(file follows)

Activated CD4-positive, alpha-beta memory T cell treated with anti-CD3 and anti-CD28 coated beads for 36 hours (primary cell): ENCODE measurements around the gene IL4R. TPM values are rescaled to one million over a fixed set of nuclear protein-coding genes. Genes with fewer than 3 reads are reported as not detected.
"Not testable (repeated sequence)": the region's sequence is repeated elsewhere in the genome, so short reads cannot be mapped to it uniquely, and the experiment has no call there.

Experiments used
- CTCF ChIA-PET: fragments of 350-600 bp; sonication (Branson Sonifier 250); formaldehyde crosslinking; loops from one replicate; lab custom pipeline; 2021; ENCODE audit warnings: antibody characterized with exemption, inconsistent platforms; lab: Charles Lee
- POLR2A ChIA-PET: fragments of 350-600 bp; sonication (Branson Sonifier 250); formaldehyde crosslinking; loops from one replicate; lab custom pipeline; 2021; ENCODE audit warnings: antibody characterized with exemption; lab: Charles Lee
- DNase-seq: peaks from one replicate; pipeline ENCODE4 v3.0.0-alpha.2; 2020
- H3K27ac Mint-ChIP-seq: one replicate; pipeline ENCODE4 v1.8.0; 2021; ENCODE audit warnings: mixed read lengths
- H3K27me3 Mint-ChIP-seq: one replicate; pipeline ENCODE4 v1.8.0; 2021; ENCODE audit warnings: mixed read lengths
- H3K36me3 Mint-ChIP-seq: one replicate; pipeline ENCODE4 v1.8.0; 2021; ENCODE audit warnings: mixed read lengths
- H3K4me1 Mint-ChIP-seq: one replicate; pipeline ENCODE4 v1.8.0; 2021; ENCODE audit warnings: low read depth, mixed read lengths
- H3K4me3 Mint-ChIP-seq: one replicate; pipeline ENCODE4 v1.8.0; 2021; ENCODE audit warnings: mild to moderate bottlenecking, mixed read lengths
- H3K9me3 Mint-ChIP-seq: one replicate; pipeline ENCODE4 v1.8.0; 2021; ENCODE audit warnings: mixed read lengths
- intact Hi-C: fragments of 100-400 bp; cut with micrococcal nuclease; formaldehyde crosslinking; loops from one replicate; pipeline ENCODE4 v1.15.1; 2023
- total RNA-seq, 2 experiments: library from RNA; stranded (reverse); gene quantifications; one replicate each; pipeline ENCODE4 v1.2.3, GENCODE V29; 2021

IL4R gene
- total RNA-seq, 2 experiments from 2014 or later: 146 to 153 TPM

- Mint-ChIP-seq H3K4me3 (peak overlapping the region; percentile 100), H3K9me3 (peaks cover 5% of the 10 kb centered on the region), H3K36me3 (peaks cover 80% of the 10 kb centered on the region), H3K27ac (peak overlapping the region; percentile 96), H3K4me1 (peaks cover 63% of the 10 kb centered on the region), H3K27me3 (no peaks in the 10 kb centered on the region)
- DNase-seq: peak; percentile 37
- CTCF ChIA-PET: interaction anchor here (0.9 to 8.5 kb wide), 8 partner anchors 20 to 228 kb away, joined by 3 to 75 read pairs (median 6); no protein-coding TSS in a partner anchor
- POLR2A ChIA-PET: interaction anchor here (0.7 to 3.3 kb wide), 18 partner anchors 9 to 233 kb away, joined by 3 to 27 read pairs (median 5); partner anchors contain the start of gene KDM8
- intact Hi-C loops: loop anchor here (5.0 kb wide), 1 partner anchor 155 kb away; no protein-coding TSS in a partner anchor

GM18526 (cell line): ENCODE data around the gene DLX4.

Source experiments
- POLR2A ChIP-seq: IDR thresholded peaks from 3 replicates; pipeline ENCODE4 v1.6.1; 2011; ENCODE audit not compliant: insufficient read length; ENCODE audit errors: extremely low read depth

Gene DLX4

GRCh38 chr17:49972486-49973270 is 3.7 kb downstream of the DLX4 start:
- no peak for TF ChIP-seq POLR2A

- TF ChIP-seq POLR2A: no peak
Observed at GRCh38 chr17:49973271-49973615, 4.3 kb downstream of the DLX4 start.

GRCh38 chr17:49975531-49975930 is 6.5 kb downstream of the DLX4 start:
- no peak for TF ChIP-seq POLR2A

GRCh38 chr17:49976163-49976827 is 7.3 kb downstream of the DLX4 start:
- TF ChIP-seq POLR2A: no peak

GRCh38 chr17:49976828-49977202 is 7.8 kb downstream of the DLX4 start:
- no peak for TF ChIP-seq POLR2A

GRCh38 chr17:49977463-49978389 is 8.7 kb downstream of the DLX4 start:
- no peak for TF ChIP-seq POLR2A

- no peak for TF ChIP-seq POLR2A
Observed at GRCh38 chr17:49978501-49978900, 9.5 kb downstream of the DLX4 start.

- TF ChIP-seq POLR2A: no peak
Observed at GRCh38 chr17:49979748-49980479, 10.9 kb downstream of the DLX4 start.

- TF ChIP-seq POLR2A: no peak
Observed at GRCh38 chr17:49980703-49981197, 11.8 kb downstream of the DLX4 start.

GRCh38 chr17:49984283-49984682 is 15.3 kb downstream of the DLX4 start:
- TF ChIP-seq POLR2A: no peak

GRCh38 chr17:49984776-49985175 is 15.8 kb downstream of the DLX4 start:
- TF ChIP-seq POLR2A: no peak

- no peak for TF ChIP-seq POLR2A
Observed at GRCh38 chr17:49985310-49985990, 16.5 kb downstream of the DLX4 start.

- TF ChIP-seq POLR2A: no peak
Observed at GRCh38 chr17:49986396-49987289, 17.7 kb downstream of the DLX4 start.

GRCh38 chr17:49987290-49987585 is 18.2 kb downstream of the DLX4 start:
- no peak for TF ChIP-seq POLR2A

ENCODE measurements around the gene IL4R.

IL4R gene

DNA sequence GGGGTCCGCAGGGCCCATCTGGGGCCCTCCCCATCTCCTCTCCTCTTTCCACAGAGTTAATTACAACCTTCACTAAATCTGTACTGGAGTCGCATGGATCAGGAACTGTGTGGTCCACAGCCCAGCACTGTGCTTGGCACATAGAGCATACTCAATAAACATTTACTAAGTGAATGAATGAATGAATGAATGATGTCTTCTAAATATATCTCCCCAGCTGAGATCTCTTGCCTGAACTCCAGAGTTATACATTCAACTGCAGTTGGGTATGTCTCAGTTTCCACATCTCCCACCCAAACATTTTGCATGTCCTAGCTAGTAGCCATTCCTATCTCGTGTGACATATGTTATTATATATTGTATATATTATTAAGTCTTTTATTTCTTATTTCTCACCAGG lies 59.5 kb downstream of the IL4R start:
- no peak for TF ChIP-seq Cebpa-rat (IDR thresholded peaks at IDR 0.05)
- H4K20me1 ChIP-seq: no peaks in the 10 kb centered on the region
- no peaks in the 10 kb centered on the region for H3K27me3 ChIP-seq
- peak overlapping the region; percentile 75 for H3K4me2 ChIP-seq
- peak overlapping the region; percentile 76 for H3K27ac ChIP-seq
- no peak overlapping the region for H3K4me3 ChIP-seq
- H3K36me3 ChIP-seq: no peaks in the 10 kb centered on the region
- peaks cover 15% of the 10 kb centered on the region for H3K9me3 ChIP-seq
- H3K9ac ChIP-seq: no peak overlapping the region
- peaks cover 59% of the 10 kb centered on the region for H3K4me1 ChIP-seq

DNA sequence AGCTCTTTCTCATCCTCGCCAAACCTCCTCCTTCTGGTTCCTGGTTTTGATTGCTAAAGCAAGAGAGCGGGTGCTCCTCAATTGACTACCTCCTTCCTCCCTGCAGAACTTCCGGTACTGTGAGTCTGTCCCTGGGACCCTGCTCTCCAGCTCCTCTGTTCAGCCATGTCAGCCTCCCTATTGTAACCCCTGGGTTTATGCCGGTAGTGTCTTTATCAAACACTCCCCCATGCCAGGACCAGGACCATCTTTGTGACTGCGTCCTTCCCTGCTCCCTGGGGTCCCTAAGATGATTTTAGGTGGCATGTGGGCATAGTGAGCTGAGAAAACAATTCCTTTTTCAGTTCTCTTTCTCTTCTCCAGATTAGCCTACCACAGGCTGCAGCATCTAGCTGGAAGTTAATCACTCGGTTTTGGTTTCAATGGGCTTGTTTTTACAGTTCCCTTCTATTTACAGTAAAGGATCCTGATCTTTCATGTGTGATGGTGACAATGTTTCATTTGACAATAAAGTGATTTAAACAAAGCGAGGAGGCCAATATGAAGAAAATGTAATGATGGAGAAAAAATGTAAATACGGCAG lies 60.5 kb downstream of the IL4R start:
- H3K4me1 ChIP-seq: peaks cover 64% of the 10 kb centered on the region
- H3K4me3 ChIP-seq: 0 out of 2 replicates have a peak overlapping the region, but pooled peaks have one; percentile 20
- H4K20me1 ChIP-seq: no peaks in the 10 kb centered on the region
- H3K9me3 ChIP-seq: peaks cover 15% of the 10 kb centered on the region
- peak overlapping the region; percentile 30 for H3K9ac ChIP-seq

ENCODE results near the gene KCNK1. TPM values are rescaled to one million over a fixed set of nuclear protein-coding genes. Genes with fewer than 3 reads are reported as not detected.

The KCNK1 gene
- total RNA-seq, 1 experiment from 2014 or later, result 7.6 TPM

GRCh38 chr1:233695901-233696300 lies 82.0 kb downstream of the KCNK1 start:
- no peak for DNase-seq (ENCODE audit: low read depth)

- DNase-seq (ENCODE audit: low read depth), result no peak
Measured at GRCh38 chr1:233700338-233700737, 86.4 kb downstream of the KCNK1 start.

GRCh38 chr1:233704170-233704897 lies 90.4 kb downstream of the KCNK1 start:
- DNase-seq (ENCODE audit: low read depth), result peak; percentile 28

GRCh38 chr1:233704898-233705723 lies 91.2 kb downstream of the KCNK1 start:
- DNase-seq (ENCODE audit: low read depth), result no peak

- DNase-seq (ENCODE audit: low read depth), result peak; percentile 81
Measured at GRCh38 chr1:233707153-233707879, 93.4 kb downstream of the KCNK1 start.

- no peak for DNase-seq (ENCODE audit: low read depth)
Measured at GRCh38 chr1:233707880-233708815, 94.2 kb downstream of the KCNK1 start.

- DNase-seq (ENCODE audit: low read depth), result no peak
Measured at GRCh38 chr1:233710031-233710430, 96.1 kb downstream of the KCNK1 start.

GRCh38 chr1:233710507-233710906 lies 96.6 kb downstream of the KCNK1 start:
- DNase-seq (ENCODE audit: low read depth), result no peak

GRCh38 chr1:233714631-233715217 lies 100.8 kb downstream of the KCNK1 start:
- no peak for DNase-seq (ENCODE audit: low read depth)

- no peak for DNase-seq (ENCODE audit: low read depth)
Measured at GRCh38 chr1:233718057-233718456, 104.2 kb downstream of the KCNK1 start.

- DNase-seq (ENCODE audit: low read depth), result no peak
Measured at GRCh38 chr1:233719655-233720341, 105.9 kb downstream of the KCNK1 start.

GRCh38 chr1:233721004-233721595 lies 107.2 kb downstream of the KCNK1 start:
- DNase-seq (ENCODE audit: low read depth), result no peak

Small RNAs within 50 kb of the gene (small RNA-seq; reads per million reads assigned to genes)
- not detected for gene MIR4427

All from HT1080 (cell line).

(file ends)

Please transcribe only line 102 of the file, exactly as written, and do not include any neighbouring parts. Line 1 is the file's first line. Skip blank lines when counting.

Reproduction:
All from HT1080 (cell line).